Why Measurement & Evaluation (and Learning) is critical to your success
Measurement, Evaluation and Learning is how we should be reframing the discussion around metrics in public communication according Jim Macnamara, in a special Measurement Month episode of PR podcast Smoke Signal.
Jim Macnamara is a Distinguished Professor of Public Communication in the School of Communication at the University of Technology Sydney (UTS). He is internationally recognised for his research into evaluation of public communication and for his work on organisational listening.
We begin this discussion with a look at Jim’s latest book – released in July this year – Beyond Post-Communication: Challenging Disinformation, Deception, and Manipulation.
The book challenges the notion that fake news and the rise of distrust on all levels is a result of a “few bad apples” such as Trump, Russian trolls or the power of social media platforms. Rather Jim presents a compelling argument, citing numerous examples in our discussion, to show that in fact professional communicators – PR professionals, government advisers, advertisers and journalists –are as much, if not more, to blame for widespread dissemination of disinformation.
However, the book is not about finger pointing but rather how we move forward as a profession – Jim shares some of his strategies for improving the practice of professional communication.
It is in this context we discuss, Measurement and Evaluation. If we’ve moved into a post communication, post trust world, how does measurement and evaluation need to evolve.
And for Jim, the oft-repeated reasons for not doing rigorous evaluation – lack of budget, lack of time – are simply excuses. To move from being a cost-centre to a value-add centre, we need to show outcomes and business impact. It is also, according to Jim, the key for PR professionals to progress their careers and truly get a “seat at the table”.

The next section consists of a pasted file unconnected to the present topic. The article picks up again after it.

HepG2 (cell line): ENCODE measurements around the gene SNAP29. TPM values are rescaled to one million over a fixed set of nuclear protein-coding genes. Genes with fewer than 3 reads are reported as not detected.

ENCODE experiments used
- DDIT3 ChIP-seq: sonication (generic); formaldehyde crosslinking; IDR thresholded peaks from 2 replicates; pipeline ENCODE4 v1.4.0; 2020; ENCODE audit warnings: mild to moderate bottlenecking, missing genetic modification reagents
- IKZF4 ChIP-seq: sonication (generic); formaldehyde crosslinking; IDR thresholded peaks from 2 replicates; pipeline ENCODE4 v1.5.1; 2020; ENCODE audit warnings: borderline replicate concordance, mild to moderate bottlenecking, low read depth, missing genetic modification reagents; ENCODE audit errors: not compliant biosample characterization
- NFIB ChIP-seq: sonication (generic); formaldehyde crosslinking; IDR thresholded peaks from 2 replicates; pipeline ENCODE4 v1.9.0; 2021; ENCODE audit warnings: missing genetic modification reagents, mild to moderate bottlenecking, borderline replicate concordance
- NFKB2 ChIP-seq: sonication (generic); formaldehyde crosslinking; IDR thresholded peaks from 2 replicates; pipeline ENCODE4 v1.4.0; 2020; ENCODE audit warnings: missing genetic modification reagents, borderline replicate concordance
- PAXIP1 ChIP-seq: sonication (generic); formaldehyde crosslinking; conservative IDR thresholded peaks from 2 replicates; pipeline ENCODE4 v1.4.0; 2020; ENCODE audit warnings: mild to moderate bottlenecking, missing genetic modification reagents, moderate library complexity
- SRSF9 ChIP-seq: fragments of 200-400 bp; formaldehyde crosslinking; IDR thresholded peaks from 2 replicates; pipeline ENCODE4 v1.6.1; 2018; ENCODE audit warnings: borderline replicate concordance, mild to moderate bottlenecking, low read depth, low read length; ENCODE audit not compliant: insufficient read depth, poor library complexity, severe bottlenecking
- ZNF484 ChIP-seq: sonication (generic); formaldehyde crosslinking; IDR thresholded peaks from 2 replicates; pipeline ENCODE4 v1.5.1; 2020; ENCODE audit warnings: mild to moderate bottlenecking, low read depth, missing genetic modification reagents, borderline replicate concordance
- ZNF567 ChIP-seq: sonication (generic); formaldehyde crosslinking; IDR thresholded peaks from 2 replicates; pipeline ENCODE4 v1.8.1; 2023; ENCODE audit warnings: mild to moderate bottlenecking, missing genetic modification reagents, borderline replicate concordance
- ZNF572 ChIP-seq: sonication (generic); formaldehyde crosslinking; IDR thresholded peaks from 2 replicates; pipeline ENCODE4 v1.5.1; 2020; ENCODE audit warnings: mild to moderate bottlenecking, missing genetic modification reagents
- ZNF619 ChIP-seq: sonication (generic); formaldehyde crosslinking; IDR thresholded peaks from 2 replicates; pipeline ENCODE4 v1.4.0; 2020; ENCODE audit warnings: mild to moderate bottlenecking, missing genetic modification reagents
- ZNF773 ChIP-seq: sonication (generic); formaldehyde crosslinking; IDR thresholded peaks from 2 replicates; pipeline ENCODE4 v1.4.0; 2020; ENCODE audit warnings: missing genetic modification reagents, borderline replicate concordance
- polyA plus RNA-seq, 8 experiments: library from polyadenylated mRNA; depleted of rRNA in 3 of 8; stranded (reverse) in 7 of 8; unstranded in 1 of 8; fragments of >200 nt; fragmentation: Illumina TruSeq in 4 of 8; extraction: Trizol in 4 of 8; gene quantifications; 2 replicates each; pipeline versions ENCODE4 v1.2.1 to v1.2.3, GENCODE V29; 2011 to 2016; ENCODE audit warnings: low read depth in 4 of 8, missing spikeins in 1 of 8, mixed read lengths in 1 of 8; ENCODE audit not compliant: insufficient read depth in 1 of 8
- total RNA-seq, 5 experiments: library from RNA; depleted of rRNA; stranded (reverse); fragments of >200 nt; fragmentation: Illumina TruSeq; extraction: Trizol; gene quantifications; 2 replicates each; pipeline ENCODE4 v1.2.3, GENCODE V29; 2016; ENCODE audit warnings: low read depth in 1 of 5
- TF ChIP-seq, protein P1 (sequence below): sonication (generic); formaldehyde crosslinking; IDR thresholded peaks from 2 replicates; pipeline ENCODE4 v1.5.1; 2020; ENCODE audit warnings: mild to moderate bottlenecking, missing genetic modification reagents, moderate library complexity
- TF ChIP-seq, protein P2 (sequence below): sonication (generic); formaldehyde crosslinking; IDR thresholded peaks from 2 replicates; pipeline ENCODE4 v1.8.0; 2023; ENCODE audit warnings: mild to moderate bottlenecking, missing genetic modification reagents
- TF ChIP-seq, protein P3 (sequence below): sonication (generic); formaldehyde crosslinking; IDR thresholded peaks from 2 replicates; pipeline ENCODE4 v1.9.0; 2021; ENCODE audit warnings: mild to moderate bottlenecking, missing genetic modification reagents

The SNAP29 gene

It is also why Jim talks more today about M, E & L. Measurement and evaluation is often looking in the review mirror, a process of looking back to justify. Rather, Jim says the emphasis should be more on the learnings – both how can we use these measures to assess how can we improve our programs and campaigns moving forward; and also applying learnings to ourselves and how can we can continually improve measurement and evaluation.
In this discussion, Jim uses two current case studies as examples of how measurement can showcase tangible business outcomes – a review he is leading for the World Health Organisation on its evaluation of communication programs globally and a project he oversaw for global financial services firm Achmea.
While these are large scale projects, Jim recommends practitioners start small, show a result, prove your value and then go back and say we can do more. And once the business sees tangible results they naturally become even more committed to PR and communications.
Jim’s final word of advice for practitioners when it comes to measurement and evaluation: Practitioners need to know research methods from Google Analytics and social media analytics through to surveys. You need to be evidence based – that is what is required by management. Too often in our field we rely on feeling and intuition.
The PRIA Education Community Committee is driving a series of initiatives to mark AMEC’s Measurement Month throughout November. Be sure to visit www.pria.com.au or www.educompria.wordpress.com to see a full list of events.